INFOGRAPHICS: Employer vs Student Social Media Usage

INFOGRAPHICS: Employer vs Student Social Media Usage

Infographics (i.e., graphic representations of information; Wikipedia, 2012) are becoming more and more popular. It is not hard to find an infographic on just about any topic these days. Specifically, infographics illustrating findings from studies in employee and user social media trends are increasing as social media itself become more popular.

Two interesting infographics when compared reveal some very interesting gaps in current research about employers and student use of social media for professional activities. First, as of 2009, 45% of companies polled in a CareerBuilder survey said they used social media sites to screen potential hires. Twenty-nine percent of companies used Facebook to find information on applicants; while, 26% used LinkedIn for the same reasons.

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To view full Infographic  go to: http://www.theatlantic.com/technology

Second, as of a 2010, an article from Daily Infographic on social media usage trends reported 41% of people using LinkedIn for marketing to generate business; while, 70% of people reported using LinkedIn for job-hunting to find potential employers.

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To view full Infographic go to: http://dailyinfographic.com/linkedin-infographic

I wonder how many of the 70% of people using LinkedIn for job-hunting were recent college graduates; for that matter, I wonder how many of those users were successful in obtaining a job because of their LinkedIn accounts.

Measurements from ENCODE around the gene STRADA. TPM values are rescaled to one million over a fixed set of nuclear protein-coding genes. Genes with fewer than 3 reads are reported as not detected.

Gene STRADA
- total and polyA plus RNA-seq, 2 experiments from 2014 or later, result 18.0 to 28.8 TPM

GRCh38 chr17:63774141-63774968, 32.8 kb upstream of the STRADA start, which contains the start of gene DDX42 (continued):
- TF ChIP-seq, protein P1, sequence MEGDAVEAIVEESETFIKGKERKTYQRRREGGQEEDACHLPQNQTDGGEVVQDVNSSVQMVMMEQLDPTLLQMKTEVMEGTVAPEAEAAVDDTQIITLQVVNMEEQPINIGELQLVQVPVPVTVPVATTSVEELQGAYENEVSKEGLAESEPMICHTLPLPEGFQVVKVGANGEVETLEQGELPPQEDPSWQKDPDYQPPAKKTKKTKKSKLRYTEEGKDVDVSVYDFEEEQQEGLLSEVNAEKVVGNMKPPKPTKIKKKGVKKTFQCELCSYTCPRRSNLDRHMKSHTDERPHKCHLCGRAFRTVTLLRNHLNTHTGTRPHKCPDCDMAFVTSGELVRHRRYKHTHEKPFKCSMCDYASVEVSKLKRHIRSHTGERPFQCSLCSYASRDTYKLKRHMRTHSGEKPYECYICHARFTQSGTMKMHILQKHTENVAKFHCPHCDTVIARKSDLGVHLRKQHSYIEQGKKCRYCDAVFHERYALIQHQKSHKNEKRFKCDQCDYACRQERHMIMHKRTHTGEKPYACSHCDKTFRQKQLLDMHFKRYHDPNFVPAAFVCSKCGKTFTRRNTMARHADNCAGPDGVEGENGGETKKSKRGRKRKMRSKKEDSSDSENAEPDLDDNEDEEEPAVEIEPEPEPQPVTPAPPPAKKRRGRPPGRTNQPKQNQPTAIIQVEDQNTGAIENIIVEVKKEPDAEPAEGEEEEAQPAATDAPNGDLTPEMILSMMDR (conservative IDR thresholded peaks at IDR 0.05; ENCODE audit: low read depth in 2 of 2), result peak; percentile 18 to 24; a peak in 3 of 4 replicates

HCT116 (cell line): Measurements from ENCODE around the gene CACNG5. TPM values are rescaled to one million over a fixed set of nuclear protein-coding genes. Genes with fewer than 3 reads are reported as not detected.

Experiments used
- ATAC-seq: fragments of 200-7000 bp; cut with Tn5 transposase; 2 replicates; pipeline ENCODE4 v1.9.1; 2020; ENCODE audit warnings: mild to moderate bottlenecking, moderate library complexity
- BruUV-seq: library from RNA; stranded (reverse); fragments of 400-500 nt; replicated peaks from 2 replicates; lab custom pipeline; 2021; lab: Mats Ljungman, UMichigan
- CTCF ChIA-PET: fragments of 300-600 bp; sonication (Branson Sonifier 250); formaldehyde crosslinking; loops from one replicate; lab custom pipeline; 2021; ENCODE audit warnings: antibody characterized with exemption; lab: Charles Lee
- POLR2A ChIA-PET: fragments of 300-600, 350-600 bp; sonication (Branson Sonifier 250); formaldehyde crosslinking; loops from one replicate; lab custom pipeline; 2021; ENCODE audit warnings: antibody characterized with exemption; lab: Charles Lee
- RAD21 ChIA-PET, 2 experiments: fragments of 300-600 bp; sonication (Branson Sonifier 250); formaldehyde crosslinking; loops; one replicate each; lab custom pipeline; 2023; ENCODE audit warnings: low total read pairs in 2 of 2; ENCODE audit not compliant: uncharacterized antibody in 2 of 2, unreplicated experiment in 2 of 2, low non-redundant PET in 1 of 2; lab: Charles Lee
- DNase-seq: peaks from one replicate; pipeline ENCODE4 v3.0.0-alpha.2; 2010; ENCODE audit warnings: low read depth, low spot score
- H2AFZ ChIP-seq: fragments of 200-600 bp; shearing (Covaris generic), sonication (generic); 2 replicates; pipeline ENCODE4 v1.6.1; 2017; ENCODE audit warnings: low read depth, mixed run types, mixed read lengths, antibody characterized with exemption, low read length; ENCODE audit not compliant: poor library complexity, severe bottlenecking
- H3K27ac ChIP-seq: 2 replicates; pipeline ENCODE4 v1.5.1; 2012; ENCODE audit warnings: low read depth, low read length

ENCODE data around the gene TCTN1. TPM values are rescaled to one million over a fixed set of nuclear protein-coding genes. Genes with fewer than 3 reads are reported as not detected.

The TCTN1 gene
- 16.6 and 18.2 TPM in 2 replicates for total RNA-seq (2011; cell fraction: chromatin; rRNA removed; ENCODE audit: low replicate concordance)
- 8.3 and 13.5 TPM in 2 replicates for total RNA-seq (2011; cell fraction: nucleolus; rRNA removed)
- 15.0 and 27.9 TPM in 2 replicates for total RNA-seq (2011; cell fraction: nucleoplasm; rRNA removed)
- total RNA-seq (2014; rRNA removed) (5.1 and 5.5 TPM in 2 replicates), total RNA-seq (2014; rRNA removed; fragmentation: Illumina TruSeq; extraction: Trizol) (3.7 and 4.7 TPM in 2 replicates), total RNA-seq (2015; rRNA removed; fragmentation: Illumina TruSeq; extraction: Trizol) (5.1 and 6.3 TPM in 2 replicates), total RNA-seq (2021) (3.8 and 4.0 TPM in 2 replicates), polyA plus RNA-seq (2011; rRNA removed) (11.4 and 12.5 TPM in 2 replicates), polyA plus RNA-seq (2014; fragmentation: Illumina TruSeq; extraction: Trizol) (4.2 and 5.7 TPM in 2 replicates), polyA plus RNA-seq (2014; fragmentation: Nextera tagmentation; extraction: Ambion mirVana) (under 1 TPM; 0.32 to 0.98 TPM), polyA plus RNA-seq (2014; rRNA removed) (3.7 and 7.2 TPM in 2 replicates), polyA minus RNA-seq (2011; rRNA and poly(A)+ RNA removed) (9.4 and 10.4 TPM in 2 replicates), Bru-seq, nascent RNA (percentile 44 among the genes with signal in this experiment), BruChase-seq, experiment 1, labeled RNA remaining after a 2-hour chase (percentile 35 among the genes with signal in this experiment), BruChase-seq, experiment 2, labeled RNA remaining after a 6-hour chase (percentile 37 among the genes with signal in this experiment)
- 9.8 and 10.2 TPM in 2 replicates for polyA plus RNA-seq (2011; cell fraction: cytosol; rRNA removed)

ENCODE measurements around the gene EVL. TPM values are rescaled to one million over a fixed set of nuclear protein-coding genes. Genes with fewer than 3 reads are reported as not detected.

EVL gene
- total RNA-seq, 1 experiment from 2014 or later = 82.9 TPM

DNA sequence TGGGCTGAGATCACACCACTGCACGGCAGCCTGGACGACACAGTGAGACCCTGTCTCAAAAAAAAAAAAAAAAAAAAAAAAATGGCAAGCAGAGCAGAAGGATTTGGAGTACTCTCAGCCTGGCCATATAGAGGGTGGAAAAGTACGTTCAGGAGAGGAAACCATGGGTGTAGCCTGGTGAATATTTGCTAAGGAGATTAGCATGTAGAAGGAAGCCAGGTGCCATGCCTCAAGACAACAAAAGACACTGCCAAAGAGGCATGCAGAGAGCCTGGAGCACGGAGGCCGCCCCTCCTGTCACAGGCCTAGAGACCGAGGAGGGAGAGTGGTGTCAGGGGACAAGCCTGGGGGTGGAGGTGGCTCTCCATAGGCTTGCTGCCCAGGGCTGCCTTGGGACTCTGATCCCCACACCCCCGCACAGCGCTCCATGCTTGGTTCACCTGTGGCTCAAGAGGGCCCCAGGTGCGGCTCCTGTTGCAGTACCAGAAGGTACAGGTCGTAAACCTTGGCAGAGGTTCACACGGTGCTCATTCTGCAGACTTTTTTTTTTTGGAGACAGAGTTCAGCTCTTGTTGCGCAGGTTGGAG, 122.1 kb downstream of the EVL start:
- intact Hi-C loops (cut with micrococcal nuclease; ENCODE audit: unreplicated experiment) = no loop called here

Interestingly, a 2008 StudentPoll found that of students who were surveyed and who reported having a social networking account (i.e., Facebook or other) only 11.6% were using their accounts for job networking (EDUCAUSE, 2008).

As the popularity of social media for professional activities grows (i.e., job screening, job-searching, professional networking, etc.) it seems more important than ever for educators to align social media education with social media trends. I believe recent social media research in several areas is lacking; more specifically, I believe that thorough, up-to-date research on current employee and student social media usage needs to be conducted. In a likewise manner, I predict that findings from such recent could inform current social media education and help educators guage whether or not current curriculum is aligned with how students will need to be prepared to use social media once they graduate.

References

Daily Infographic (2010). Why you need to be LinkedIn [Web log post]. Retrieved from http://dailyinfographic.com/linkedin-infographic

EDUCAUSE Center for Applied Research. (2008) Social networking sites. In G. Salaway and J. B. Caruso, The ECAR study of undergraduate students and information technology, 2008, 8, 81-98.

Jackson, N. (2012). Infographic: How employers use social media to hire and fire [Web log post]. Retrieved from http://www.theatlantic.com/technology

Wikepedia (2010). Infographics. Retrieved from http://en.wikipedia.org/wiki/Infographic

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